Oral glucocorticoids pose increased hazard of cardiometabolic diseases in kids
Children taking high-dose oral glucocorticoids are at high risk of developing venous thromboembolism (VTE), diabetes, and hypertension, although the absolute risks are small, a study has found.
Researchers looked at a retrospective cohort involving 932,517 children diagnosed with autoimmune diseases (inflammatory bowel disease, juvenile idiopathic arthritis, or psoriasis) or a nonimmune comparator condition (attention-deficit/hyperactivity disorder). Of the children, 198,855 (21.3 percent) were glucocorticoid-exposed. Follow-up time was 1.6 million person-years.
Compared with unexposed kids, those who were glucocorticoid-exposed tended to be younger and have longer follow-up time, higher rates of prior oral glucocorticoid and nonsteroidal anti-inflammatory (NSAID) exposure, lower stimulant use, and higher levels of healthcare usage.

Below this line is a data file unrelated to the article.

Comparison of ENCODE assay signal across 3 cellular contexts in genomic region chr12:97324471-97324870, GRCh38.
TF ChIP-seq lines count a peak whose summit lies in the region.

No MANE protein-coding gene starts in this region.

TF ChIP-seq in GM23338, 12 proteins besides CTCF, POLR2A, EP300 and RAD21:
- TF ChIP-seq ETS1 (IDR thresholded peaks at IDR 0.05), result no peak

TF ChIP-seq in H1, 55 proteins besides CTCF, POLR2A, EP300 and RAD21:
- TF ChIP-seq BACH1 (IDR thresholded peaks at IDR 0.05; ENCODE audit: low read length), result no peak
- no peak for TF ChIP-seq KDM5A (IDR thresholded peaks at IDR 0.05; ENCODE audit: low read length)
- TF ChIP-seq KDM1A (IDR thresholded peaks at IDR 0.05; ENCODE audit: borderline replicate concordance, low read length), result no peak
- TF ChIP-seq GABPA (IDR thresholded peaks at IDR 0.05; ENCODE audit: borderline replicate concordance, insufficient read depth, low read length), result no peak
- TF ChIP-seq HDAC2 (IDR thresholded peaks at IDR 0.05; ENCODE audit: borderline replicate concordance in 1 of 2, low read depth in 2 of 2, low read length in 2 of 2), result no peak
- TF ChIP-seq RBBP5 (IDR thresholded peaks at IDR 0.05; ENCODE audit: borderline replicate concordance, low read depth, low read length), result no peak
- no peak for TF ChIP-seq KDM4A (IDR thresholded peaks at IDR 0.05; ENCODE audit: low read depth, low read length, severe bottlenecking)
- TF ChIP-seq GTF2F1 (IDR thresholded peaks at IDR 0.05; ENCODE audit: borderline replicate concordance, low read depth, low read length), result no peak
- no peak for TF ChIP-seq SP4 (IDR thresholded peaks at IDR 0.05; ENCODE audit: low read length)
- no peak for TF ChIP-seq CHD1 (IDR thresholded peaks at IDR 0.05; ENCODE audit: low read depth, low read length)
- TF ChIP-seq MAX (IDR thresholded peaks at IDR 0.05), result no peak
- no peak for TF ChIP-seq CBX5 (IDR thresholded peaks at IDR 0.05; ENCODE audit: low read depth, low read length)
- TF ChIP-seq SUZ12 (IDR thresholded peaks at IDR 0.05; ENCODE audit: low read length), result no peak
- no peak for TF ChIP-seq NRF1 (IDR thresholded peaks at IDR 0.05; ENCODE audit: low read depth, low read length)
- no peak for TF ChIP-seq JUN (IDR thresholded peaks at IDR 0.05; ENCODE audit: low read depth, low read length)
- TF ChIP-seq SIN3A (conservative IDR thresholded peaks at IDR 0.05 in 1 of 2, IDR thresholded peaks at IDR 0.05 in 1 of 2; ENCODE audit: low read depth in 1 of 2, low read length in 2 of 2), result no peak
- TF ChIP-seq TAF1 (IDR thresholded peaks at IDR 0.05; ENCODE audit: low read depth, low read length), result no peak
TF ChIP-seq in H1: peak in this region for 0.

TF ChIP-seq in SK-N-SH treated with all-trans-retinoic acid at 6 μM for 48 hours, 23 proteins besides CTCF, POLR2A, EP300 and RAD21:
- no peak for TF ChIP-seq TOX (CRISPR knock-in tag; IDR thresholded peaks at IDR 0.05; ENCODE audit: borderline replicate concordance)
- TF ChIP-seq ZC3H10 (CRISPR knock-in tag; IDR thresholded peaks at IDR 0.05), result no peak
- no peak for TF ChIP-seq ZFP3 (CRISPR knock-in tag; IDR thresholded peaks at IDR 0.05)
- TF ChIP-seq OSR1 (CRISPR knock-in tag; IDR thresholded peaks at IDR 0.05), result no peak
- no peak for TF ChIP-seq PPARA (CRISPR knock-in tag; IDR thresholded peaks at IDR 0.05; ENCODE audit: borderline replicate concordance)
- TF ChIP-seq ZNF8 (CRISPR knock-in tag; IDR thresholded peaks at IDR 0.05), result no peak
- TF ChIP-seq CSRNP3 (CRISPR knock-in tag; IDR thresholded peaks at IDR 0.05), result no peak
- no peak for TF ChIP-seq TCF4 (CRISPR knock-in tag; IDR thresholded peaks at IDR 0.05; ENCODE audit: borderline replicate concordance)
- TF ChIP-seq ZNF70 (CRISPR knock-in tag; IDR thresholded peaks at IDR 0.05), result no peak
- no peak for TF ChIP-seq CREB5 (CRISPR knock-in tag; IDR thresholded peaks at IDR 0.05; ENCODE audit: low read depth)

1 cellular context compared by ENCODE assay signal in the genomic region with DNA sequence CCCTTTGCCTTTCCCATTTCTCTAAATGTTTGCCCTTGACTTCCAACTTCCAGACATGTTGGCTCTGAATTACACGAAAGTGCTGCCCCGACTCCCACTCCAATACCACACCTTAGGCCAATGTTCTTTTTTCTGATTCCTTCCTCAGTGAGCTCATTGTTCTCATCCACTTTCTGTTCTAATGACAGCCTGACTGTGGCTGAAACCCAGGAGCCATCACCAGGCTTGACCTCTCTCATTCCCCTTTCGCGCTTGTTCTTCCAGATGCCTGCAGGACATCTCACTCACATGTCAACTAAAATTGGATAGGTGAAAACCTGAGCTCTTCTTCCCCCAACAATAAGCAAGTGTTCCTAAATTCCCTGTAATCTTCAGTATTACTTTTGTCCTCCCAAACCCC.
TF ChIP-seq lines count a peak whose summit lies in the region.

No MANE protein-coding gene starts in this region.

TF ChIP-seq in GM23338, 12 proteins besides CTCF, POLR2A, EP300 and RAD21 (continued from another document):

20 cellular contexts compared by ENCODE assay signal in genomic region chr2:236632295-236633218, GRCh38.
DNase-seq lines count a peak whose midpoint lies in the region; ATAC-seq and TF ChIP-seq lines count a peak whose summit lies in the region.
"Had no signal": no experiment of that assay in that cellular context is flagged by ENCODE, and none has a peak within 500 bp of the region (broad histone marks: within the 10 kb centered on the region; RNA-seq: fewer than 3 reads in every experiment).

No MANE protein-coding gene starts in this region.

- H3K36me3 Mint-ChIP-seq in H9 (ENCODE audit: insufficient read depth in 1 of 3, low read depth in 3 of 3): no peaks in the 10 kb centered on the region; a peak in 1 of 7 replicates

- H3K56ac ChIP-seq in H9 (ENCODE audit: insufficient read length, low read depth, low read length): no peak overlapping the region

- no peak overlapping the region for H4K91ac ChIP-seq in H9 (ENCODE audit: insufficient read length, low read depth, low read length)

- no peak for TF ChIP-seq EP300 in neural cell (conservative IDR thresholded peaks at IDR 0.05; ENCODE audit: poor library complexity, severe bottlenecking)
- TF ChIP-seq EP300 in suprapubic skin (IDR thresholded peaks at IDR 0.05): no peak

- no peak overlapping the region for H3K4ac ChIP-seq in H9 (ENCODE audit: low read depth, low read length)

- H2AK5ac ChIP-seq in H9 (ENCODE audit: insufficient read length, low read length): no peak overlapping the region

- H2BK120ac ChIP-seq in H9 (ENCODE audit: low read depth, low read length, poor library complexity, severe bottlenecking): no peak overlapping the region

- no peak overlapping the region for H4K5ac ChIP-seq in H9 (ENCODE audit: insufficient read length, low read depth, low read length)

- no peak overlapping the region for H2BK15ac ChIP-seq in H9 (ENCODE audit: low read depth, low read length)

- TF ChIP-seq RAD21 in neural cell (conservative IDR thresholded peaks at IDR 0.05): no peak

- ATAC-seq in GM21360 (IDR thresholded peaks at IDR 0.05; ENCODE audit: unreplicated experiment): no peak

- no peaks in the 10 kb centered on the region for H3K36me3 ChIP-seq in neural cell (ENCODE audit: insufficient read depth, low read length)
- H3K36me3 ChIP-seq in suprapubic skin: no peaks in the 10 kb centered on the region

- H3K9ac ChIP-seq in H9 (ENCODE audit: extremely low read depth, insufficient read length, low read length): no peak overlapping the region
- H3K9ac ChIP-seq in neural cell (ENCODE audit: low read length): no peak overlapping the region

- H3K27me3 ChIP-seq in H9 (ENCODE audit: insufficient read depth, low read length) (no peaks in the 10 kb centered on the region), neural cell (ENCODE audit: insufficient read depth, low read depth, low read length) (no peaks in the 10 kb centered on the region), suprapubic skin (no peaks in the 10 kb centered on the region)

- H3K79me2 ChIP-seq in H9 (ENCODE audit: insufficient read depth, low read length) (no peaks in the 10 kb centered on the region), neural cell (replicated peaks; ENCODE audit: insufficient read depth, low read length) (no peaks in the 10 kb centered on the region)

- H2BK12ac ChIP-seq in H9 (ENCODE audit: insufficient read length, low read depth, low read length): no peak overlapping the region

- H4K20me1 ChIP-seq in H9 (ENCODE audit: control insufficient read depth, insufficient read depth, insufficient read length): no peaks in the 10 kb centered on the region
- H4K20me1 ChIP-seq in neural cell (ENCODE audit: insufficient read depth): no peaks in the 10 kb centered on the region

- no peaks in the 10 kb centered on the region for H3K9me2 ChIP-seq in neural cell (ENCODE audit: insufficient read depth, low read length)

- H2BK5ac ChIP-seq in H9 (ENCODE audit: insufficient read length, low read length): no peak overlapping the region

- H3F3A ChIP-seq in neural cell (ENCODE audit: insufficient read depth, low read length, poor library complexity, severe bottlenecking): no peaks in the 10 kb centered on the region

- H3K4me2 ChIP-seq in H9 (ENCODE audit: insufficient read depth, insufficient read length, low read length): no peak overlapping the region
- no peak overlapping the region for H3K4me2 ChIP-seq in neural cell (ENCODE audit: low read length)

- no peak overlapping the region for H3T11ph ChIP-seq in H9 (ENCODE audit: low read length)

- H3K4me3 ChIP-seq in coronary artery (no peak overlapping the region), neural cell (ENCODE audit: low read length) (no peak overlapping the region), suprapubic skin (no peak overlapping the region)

Crude incidence rates were lowest for VTE (unexposed vs exposed: 0.5 vs 15.6 per million person-days) and highest for hypertension (unexposed vs exposed: 6.7 vs 74.4 per million person-days). On the other hand, absolute rates for all outcomes were higher in unexposed and exposed children with autoimmune diseases than in those with attention-deficit/hyperactivity disorder.
In multivariable Cox regression models, current glucocorticoid exposure showed strong dose-dependent associations with all outcomes: diabetes (high-dose: adjusted hazard ratio [aHR], 5.93, 95 percent confidence intervals [CI], 3.94–8.91), hypertension (aHR, 19.13, 95 percent CI, 15.43–23.73), and VTE (aHR, 16.16, 95 percent CI, 8.94–29.22).
The findings indicate that while there is a safety signal detected, all reported treatment complications are uncommon in children, according to the researchers.